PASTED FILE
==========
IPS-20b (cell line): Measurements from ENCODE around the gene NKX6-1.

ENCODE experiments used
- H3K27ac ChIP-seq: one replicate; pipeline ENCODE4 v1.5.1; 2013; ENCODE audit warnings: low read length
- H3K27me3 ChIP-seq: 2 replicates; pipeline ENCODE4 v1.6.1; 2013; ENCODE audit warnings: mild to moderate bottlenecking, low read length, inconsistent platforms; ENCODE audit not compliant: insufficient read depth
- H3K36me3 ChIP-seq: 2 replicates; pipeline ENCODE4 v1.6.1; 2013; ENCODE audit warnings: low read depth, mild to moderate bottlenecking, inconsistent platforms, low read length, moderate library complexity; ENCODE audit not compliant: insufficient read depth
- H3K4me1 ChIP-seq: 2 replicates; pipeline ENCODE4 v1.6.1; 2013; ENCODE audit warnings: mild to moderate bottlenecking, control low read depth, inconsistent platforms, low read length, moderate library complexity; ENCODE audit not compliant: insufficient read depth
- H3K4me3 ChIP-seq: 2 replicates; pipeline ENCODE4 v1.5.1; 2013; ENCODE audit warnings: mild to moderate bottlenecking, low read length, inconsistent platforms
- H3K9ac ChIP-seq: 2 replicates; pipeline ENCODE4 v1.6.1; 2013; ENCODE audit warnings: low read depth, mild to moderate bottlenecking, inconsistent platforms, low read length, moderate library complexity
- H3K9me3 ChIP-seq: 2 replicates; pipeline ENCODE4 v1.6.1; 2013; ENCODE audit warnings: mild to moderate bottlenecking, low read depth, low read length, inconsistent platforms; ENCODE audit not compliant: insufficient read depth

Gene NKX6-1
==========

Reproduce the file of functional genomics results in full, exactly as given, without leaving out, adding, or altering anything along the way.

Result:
IPS-20b (cell line): Measurements from ENCODE around the gene NKX6-1.

ENCODE experiments used
- H3K27ac ChIP-seq: one replicate; pipeline ENCODE4 v1.5.1; 2013; ENCODE audit warnings: low read length
- H3K27me3 ChIP-seq: 2 replicates; pipeline ENCODE4 v1.6.1; 2013; ENCODE audit warnings: mild to moderate bottlenecking, low read length, inconsistent platforms; ENCODE audit not compliant: insufficient read depth
- H3K36me3 ChIP-seq: 2 replicates; pipeline ENCODE4 v1.6.1; 2013; ENCODE audit warnings: low read depth, mild to moderate bottlenecking, inconsistent platforms, low read length, moderate library complexity; ENCODE audit not compliant: insufficient read depth
- H3K4me1 ChIP-seq: 2 replicates; pipeline ENCODE4 v1.6.1; 2013; ENCODE audit warnings: mild to moderate bottlenecking, control low read depth, inconsistent platforms, low read length, moderate library complexity; ENCODE audit not compliant: insufficient read depth
- H3K4me3 ChIP-seq: 2 replicates; pipeline ENCODE4 v1.5.1; 2013; ENCODE audit warnings: mild to moderate bottlenecking, low read length, inconsistent platforms
- H3K9ac ChIP-seq: 2 replicates; pipeline ENCODE4 v1.6.1; 2013; ENCODE audit warnings: low read depth, mild to moderate bottlenecking, inconsistent platforms, low read length, moderate library complexity
- H3K9me3 ChIP-seq: 2 replicates; pipeline ENCODE4 v1.6.1; 2013; ENCODE audit warnings: mild to moderate bottlenecking, low read depth, low read length, inconsistent platforms; ENCODE audit not compliant: insufficient read depth

Gene NKX6-1